Income inequality in the United States has been rising. Various explanations have been proposed ranging from the hollowing out of the middle class as middle-skilled jobs are automated away to tax policies that favor the already rich. In his Sunday New York Times article, "The Marriages of Power Couples Reinforce Income Inequality," George Mason University economist Tyler Cowen suggests that rising income inequality is being exacerbated by the fact that highly educated people are increasingly likely to marry one another. As evidence, Cowen cites an interesting study published in 2014 that looked what would have happened to income inequality if marriage matches were still being made across the educational and income levels as they stood in 1960. From the Cowen's article:
The numbers show that assortative mating really matters. One study indicated that if the marriage patterns of 1960 were imported into 2005, the Gini coefficient for the American economy — the standard measure of income inequality — would fall to 0.34 from 0.43, a considerable drop, given that the scale runs from zero to one. That result is from the economist Jeremy Greenwood, a professor of economics at the University of Pennsylvania, and other co-authors.
Another 2015 study cited by Cowen calculated that …
… about half of the expected financial gain of attending college derived not from better job prospects but from the chance to meet and marry a higher-earning spouse.
Cowen rather coyly overlooks another aspect of the assortative mating that takes place at universities: The heritability of intelligence. Men and women now tend to look for partners who are at least as smart as they are and they tend to pass along their smarts to their children. A 2015 study reports that assortative mating correlates more with intelligence than for any other trait. The study then notes:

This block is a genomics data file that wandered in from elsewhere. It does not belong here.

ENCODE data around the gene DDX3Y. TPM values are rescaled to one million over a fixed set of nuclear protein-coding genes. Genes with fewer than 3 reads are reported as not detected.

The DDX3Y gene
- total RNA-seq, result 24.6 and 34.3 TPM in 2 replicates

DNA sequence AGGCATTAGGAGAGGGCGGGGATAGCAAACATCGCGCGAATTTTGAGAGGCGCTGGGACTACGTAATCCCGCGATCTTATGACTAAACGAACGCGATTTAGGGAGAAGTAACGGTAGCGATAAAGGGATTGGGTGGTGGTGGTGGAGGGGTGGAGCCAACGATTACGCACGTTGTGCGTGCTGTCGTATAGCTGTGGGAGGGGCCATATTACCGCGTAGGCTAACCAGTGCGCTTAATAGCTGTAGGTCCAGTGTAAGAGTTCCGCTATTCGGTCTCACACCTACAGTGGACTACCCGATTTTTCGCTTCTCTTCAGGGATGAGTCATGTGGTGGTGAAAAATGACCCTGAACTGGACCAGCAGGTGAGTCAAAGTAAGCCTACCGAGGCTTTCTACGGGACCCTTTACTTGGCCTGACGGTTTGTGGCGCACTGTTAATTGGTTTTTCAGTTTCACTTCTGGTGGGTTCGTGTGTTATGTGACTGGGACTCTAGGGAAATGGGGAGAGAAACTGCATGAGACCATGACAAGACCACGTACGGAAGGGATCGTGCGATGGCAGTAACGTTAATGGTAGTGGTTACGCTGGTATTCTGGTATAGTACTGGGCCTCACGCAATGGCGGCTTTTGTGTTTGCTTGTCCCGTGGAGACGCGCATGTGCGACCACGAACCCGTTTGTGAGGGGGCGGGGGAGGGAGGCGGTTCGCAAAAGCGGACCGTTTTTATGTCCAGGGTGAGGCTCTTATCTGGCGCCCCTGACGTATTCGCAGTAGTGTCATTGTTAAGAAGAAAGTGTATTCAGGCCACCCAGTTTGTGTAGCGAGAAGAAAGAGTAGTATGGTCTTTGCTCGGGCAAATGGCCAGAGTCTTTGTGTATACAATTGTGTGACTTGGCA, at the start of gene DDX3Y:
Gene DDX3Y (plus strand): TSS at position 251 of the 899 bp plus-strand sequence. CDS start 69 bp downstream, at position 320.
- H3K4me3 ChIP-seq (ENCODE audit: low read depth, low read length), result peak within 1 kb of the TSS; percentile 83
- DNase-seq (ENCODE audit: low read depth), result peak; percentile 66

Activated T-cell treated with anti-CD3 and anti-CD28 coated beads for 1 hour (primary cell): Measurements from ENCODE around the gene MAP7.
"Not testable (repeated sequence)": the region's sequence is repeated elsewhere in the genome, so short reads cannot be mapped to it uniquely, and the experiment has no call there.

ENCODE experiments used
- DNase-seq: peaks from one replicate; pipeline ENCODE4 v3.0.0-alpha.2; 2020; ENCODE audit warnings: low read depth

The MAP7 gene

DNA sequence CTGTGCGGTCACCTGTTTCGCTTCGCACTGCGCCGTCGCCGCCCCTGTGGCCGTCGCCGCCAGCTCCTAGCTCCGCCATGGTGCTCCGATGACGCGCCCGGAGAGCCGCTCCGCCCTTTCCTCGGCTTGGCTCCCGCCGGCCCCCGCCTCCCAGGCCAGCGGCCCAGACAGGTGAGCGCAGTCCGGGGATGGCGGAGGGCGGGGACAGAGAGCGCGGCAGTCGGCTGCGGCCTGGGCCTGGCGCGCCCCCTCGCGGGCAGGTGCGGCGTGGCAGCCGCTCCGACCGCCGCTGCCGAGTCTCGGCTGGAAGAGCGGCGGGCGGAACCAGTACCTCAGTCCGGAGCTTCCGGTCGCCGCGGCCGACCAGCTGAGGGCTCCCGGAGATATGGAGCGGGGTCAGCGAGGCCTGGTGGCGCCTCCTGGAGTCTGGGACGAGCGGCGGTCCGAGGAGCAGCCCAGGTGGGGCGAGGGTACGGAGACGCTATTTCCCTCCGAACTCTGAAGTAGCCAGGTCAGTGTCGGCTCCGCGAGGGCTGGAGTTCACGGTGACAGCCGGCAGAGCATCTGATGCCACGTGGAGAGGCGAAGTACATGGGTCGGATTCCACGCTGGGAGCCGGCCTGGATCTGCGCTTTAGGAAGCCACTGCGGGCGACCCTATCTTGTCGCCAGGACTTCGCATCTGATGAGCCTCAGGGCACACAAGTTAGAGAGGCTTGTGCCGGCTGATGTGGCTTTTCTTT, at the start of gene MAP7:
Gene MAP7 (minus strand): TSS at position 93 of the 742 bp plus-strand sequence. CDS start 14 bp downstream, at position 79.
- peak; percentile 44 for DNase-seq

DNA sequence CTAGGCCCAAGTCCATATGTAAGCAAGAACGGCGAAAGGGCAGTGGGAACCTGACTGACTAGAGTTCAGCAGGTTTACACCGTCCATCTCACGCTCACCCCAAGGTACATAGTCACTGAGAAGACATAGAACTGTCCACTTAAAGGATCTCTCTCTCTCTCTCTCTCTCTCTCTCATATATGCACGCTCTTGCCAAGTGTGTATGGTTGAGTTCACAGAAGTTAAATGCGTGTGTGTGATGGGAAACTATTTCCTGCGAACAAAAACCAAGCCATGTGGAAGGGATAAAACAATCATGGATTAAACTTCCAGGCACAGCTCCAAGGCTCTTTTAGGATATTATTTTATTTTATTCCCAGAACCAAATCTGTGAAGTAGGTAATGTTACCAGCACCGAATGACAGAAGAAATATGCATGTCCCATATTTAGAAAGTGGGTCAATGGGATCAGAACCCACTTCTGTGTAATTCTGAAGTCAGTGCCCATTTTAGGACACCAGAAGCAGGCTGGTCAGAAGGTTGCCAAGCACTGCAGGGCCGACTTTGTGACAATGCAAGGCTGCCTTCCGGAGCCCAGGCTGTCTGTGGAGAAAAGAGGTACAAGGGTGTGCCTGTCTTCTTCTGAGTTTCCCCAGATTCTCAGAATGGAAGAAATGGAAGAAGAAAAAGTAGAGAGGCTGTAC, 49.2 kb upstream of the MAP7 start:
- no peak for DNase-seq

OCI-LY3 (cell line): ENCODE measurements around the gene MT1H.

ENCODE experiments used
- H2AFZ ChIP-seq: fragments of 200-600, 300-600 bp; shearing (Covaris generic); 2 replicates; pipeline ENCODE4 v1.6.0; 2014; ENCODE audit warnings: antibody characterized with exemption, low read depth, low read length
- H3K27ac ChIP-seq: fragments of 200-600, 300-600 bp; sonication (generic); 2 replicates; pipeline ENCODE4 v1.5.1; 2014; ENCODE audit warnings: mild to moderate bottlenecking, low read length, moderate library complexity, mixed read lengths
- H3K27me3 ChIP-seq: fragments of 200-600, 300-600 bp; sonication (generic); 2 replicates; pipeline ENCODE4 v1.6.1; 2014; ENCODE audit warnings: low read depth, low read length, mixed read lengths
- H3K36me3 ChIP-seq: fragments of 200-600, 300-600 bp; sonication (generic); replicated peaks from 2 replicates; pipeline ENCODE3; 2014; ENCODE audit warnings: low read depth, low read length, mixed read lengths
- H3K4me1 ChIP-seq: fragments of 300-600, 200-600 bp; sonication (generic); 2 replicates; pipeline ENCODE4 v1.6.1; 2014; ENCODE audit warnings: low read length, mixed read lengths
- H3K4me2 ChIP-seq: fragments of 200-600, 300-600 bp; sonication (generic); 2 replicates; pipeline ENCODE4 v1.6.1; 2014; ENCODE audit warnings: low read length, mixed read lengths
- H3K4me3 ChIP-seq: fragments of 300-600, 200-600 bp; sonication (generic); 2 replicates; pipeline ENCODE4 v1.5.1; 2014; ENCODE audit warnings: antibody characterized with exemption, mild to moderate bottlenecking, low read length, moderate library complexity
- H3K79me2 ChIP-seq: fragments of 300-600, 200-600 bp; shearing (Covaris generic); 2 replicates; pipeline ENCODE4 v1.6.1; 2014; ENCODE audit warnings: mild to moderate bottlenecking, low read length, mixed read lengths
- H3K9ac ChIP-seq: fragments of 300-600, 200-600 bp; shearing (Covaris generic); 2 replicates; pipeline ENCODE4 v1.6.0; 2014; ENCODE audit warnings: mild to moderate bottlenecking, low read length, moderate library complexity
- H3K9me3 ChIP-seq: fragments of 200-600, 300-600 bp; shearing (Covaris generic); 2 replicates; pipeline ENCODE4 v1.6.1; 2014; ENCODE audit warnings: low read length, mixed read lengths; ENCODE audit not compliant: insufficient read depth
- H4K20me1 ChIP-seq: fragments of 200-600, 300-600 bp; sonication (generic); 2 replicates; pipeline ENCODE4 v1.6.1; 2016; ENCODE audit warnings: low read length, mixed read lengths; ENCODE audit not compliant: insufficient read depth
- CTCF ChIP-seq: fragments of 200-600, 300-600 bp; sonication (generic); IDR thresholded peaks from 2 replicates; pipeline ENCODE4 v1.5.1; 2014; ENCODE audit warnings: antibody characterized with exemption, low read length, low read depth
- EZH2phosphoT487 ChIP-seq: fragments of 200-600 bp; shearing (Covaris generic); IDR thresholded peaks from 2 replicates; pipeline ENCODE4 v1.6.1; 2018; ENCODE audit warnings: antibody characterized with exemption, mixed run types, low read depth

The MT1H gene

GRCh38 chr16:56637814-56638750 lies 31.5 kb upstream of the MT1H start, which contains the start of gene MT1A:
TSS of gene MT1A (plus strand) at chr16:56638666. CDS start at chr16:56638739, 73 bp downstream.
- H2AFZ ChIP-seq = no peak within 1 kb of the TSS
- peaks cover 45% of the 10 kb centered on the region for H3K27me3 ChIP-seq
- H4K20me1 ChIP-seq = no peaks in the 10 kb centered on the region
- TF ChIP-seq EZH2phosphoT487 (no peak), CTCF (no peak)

For example, if spouses mated randomly in relation to intelligence, highly intelligent women would be just as likely to mate with men of low as high intelligence. Offspring of the matings of women of high intelligence and men of low intelligence would generally be of average intelligence. However, because there is strong positive assortative mating, children with highly intelligent mothers are also likely to have highly intelligent fathers, and the offspring themselves are likely to be more intelligent than average. The same thing happens for less intelligent parents. In this way, assortative mating increases additive genetic variance in that the offspring differ more from the average than they would if mating were random. The increase in additive genetic variance can be substantial because its effects accumulate generation after generation until an equilibrium is reached.
Today, we rightfully reject the idea of eugenics as repugnant, yet we are conducting our own experiments in mating, without much careful thought as to where they will lead. Match.com and Tinder help us find "just the right mate," according to our prior desires and specifications, with aid from computer algorithms. The real question may be not whether we can reverse some of the less desired effects of assortative mating, but rather just how far the practice will go.
To the extent that intelligence is correlated with socioeconomic status, assortative mating will further exacerbate trends to greater income inequality. However, future developments in genetic engineering may well provide everyone access to enhancements that will tend to decrease rather than increase any socioeconomic inequalities that associated with genetic variations.